along its course.

a.2.4) River landscape with natural
growing riparian vegetation (in this
image the Sisto river with poplars and
Eucalyptus) due to fault or careless
attention in the banks’ maintenance
schedule. The landscape remote impact
will be slightly increased respect to the
previous instance.

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a.2.5) River landscape with Eucalyptus
three shelter belts, originated by the
land reclamation works (in this case the
Sisto river). Poplar natural intrusion can
endanger the integrity of the belt. The
landscape general impact is great on
distance too.

a.2.6) River landscape with original land
reclamation Eucalyptus shelter belts
overgrown and naturalised, due to
absence of maintenance (the Sisto river
in its low course). The landscape impact
is valuable and the place is a refuge for
a rich wildlife biodiversity.

b) open spatial places. They belong to the different wide area agricultural typologies and are
characterised by diversified farming systems with sometimes high scenery effects. Their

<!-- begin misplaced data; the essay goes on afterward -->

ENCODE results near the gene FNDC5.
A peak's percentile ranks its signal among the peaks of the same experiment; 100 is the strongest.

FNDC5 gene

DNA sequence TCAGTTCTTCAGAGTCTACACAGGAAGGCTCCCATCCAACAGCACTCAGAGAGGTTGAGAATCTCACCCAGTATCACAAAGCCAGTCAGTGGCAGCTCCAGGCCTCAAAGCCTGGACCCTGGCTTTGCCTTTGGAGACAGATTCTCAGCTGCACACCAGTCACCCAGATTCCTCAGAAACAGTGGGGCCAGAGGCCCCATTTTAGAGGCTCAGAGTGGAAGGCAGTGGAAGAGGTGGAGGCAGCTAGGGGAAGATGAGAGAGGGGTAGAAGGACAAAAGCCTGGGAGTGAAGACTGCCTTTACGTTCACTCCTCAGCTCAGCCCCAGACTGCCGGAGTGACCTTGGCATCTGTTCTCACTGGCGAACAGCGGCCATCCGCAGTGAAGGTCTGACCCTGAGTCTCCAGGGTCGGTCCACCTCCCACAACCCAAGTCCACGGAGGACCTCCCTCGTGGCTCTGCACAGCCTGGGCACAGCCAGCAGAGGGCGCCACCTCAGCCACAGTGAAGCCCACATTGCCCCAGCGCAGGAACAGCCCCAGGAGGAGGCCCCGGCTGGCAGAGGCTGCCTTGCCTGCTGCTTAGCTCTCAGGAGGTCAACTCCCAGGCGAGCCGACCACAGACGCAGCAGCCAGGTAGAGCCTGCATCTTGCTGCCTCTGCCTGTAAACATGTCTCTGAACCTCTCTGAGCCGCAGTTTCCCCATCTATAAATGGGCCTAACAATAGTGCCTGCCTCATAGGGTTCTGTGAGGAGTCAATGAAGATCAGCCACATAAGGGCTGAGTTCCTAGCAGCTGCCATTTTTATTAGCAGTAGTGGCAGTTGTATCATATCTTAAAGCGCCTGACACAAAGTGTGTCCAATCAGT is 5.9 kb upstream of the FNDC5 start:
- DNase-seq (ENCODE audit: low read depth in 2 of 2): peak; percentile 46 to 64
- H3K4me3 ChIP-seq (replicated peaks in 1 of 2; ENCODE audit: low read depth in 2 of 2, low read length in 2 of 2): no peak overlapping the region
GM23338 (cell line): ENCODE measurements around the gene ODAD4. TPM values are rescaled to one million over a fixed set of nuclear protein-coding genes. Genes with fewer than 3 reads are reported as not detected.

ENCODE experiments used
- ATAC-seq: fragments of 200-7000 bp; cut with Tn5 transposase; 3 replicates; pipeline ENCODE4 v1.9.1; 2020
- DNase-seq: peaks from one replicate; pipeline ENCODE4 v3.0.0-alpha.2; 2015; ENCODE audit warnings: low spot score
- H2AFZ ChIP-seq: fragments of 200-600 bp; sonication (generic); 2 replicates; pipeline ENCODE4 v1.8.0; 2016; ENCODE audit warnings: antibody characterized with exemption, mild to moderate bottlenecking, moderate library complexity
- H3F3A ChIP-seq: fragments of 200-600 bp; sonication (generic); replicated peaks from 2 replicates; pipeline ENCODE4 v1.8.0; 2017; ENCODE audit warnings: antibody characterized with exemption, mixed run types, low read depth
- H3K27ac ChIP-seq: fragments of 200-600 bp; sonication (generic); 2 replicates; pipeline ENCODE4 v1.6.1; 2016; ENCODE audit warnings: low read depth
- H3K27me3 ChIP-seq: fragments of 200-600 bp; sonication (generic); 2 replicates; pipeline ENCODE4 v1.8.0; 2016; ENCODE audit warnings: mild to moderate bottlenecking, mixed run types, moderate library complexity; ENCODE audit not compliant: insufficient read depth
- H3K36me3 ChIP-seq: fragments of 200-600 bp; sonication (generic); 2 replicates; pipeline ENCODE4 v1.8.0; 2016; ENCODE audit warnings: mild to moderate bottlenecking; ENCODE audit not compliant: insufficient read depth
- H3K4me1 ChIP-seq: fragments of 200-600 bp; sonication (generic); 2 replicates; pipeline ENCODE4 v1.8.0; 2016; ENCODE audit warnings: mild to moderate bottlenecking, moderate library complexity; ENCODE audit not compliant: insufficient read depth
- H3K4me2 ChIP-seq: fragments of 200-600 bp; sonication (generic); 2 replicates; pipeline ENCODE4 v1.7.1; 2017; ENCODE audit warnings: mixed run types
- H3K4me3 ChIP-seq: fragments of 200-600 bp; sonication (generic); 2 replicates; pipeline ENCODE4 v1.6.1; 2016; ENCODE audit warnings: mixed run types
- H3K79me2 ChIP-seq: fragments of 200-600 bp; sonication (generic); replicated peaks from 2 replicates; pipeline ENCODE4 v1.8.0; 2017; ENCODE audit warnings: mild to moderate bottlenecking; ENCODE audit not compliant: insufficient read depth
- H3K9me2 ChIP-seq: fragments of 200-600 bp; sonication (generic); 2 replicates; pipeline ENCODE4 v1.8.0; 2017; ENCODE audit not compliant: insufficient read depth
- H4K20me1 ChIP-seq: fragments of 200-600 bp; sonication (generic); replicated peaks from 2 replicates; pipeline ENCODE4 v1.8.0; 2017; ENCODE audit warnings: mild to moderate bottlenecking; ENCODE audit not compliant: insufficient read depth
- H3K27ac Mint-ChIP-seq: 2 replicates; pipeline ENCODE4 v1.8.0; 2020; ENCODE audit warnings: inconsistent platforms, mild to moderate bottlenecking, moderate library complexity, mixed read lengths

belonging to the artificial/cultural heritage is usually due to the work of many generations of
peasants even when they offers an apparent wildlife impression (as for grazing/pasture
areas, created and maintained by the efforts of herdsmen and of the grazing cattle). To
better understanding the difference among natural and artificial/cultural landscapes the first
three instances inserted in this inventory are represented by natural non-agricultural
landscapes.

The landscape inventory has been arranged along the classification of the

different agriculture historic systems.

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b.0. Non-agricultural natural landscape instances:

b.0.1) Natural coast dune, this kind of
formation centuries ago characterised
the coastal landscape of the great part
of Latium.

b.0.2)

Natural

wetlands,

they

represented a typical formation of the
Pontine Plain before the drainage and
soil reclamation works realised in the
first part of last century.

b.0.3) Natural forest, it was the primeval
coast plane forest of the Latium Region,
and today survives only in the Circeo
National Park area as a left-over remain
of the “Selva di Terracina”.

Great

damages to this ecosystem (as for the
precedent) were due to the Land
Reclamation works.